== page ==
Simpson, goalkeeper for Celtic's 'Lisbon Lions', dies at 70

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The Independent Online

Billy McNeill, captain of the Lisbon Lions, has led the tributes to his former Celtic team-mate Ronnie Simpson. The one-time Hoops and Newcastle goalkeeper has died at the age of 73 after a heart attack.

Billy McNeill, captain of the Lisbon Lions, has led the tributes to his former Celtic team-mate Ronnie Simpson. The one-time Hoops and Newcastle goalkeeper has died at the age of 73 after a heart attack.

Simpson kept goal at Parkhead between 1964 and 1970 after twice winning the FA Cup with the Magpies in the 1950s. McNeill described Simpson's death as adding to the feeling of loss of invincibility among the Celtic heroes who beat Internazionale on 25 May 1967 following the death of Bobby Murdoch two years ago.

"When Bobby died, it was particularly hard because we lost our invincibility," McNeill said. "Now Ronnie has joined him and it is a very sad day for me. The news today has hit me very hard I must admit. Ronnie was a lovely man, great company, a terrific colleague and the perfect goalkeeper for us. I have lots and lots of fond memories of Ronnie but, unfortunately, they are only memories now.

"Ronnie was as much a footballer as he was a goalkeeper. Anything that went in behind us defenders, Ronnie would come out and do something about it. He had this wonderful habit of pulling off terrific saves when they were needed."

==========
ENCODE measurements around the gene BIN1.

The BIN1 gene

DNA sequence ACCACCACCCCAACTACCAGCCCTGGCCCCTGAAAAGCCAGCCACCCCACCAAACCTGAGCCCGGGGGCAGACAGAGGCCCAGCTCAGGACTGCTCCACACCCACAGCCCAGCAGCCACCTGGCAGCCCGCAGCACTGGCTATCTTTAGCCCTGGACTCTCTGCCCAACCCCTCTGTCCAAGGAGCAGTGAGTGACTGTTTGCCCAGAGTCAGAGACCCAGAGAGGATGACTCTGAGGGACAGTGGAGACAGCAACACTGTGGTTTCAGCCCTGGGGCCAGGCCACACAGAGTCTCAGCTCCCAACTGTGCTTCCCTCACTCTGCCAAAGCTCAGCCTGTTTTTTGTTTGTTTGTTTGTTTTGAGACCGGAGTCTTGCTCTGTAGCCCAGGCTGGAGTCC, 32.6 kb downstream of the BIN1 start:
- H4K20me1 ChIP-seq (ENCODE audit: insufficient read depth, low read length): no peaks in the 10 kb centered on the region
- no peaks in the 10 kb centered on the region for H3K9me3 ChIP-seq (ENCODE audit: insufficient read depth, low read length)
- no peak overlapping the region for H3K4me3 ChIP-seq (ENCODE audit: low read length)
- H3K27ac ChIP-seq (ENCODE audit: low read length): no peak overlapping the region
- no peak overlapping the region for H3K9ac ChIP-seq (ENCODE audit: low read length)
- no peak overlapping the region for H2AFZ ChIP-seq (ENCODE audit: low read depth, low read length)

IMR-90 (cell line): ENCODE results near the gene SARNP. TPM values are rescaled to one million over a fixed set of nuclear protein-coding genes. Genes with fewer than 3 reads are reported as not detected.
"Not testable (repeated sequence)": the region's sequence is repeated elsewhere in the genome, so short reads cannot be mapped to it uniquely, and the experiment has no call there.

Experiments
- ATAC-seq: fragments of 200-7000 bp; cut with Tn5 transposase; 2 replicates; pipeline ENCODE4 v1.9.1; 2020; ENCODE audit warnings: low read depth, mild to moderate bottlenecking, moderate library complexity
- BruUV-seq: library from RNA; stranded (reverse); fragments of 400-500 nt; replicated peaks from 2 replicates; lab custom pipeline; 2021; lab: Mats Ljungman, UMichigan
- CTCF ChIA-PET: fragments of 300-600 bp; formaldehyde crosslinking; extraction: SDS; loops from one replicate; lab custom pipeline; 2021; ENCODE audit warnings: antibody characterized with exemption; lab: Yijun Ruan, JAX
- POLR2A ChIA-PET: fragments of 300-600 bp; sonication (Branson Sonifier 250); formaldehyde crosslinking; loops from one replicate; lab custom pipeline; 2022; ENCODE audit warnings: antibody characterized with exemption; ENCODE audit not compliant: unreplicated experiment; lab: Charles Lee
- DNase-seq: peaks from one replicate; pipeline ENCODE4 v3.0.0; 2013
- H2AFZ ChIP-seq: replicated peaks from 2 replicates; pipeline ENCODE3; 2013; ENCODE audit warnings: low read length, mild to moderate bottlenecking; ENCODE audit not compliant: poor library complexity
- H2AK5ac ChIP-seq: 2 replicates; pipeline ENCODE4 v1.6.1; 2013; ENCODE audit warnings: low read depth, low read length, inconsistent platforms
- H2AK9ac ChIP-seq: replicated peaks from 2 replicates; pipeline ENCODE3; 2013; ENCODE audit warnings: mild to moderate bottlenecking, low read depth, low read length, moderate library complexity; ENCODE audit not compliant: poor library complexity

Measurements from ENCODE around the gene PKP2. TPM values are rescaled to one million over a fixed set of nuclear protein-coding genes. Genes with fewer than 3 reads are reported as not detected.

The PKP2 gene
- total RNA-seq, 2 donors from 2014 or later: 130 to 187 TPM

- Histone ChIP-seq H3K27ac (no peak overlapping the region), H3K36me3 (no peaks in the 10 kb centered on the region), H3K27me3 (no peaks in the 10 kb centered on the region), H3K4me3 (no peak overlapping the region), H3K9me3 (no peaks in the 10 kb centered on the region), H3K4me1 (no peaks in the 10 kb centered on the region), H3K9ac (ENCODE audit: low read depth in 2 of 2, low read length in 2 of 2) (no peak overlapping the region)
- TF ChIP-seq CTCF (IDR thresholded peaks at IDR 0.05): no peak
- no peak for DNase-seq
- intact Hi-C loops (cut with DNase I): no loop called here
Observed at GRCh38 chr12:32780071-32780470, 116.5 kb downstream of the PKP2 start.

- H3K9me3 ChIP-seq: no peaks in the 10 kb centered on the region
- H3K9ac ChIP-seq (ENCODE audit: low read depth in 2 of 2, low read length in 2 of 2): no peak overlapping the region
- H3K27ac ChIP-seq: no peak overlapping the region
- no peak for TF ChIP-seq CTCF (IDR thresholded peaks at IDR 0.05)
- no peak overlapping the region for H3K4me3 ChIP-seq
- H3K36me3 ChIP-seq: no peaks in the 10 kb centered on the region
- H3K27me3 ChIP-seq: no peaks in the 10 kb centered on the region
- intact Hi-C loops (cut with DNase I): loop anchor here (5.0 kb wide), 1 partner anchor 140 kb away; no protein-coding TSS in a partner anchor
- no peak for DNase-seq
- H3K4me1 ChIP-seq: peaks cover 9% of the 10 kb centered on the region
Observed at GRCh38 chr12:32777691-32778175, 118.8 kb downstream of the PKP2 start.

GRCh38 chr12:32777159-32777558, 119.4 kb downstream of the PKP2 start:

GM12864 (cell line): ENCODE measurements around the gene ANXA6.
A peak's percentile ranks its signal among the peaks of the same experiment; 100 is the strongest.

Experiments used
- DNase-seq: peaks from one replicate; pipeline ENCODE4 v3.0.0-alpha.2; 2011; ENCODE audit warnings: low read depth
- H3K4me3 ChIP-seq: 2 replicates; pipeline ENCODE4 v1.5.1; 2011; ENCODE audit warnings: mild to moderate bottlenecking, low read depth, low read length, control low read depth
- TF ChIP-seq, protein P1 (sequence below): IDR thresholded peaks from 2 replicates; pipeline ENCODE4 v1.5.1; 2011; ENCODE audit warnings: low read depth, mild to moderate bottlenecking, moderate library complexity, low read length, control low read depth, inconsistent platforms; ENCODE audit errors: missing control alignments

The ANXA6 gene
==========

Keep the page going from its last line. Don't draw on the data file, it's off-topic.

The present Celtic goalkeeper, Rob Douglas, said he owes a huge debt to Simpson. "Ronnie was fantastic to me, as supportive as anyone I have come across," Douglas said. "He played the position, so he knew just how hard it can be and, over the last year or so, he's taken more and more time to talk to me. He always had the decency to come up and offer a kind word or two, and the last time I spoke to him, he told me that it looked like I had a spring in my step again."

Simpson made his debut for Queen's Park a month before his 15th birthday in 1945 and, after doing his National Service in Catterick, joined Third Lanark in 1950. Within a year, he had moved to Tyneside where he won the FA Cup in 1952 and 1955 - the last domestic silverware won by Newcastle.

Simpson returned to Scotland in 1960 when he joined Hibernian, where he stayed until Jock Stein sold him to Celtic four years later. The Hibs manager teamed up with the keeper again at Parkhead within the year.

Simpson made his debut at the Nou Camp against Barcelona where the visitors lost 3-1. But in 1967 Simpson joined the ranks of Celtic legends for his part in helping the club become the first British team to win the European Cup. He also played in another historic game when he made his debut for Scotland in the 3-2 win over the then world champions England at Wembley.

The former Rangers player John Greig, who played in that international with Simpson, also paid tribute to the goalkeeper. Greig said: "That day at Wembley in 1967 was simply fantastic and Ronnie played his part. He was a very good goalkeeper and we remained on very good terms after we stopped playing."

Simpson retired in 1970 but made one final appearance at Parkhead a year later when the Lisbon Lions played together for one final time.

He took over as manager of Hamilton Academical but he stayed at the club for less than a year. He continued to work at Parkhead up until his death, going to the club on matchdays helping out in hospitality suites.

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